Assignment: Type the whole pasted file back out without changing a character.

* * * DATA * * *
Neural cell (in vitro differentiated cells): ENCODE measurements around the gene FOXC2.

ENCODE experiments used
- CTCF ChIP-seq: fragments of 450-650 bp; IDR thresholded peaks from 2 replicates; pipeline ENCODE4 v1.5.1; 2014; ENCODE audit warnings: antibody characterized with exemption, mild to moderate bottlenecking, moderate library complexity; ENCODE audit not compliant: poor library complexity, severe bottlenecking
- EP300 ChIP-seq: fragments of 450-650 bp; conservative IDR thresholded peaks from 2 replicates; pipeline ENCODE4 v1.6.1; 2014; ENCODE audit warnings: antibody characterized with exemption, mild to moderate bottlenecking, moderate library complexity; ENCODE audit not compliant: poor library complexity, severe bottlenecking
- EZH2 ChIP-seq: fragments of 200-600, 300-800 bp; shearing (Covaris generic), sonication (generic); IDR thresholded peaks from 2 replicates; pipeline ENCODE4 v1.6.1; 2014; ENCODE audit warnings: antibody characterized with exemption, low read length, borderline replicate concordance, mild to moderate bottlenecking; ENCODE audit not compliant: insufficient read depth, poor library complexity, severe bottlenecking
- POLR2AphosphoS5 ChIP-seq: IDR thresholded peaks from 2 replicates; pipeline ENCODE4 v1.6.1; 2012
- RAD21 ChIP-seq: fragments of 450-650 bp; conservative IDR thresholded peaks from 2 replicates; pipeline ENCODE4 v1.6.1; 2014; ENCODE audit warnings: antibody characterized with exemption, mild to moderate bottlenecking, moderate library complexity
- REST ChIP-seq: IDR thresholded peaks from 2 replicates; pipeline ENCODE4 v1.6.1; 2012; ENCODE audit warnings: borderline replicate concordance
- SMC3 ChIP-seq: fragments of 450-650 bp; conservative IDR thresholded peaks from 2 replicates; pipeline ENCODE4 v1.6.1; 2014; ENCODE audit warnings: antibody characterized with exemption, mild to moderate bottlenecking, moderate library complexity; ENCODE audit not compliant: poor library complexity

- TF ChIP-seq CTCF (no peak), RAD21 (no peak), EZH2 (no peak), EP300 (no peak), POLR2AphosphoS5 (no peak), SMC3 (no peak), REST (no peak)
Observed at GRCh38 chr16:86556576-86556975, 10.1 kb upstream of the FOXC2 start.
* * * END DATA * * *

Neural cell (in vitro differentiated cells): ENCODE measurements around the gene FOXC2.

ENCODE experiments used
- CTCF ChIP-seq: fragments of 450-650 bp; IDR thresholded peaks from 2 replicates; pipeline ENCODE4 v1.5.1; 2014; ENCODE audit warnings: antibody characterized with exemption, mild to moderate bottlenecking, moderate library complexity; ENCODE audit not compliant: poor library complexity, severe bottlenecking
- EP300 ChIP-seq: fragments of 450-650 bp; conservative IDR thresholded peaks from 2 replicates; pipeline ENCODE4 v1.6.1; 2014; ENCODE audit warnings: antibody characterized with exemption, mild to moderate bottlenecking, moderate library complexity; ENCODE audit not compliant: poor library complexity, severe bottlenecking
- EZH2 ChIP-seq: fragments of 200-600, 300-800 bp; shearing (Covaris generic), sonication (generic); IDR thresholded peaks from 2 replicates; pipeline ENCODE4 v1.6.1; 2014; ENCODE audit warnings: antibody characterized with exemption, low read length, borderline replicate concordance, mild to moderate bottlenecking; ENCODE audit not compliant: insufficient read depth, poor library complexity, severe bottlenecking
- POLR2AphosphoS5 ChIP-seq: IDR thresholded peaks from 2 replicates; pipeline ENCODE4 v1.6.1; 2012
- RAD21 ChIP-seq: fragments of 450-650 bp; conservative IDR thresholded peaks from 2 replicates; pipeline ENCODE4 v1.6.1; 2014; ENCODE audit warnings: antibody characterized with exemption, mild to moderate bottlenecking, moderate library complexity
- REST ChIP-seq: IDR thresholded peaks from 2 replicates; pipeline ENCODE4 v1.6.1; 2012; ENCODE audit warnings: borderline replicate concordance
- SMC3 ChIP-seq: fragments of 450-650 bp; conservative IDR thresholded peaks from 2 replicates; pipeline ENCODE4 v1.6.1; 2014; ENCODE audit warnings: antibody characterized with exemption, mild to moderate bottlenecking, moderate library complexity; ENCODE audit not compliant: poor library complexity

- TF ChIP-seq CTCF (no peak), RAD21 (no peak), EZH2 (no peak), EP300 (no peak), POLR2AphosphoS5 (no peak), SMC3 (no peak), REST (no peak)
Observed at GRCh38 chr16:86556576-86556975, 10.1 kb upstream of the FOXC2 start.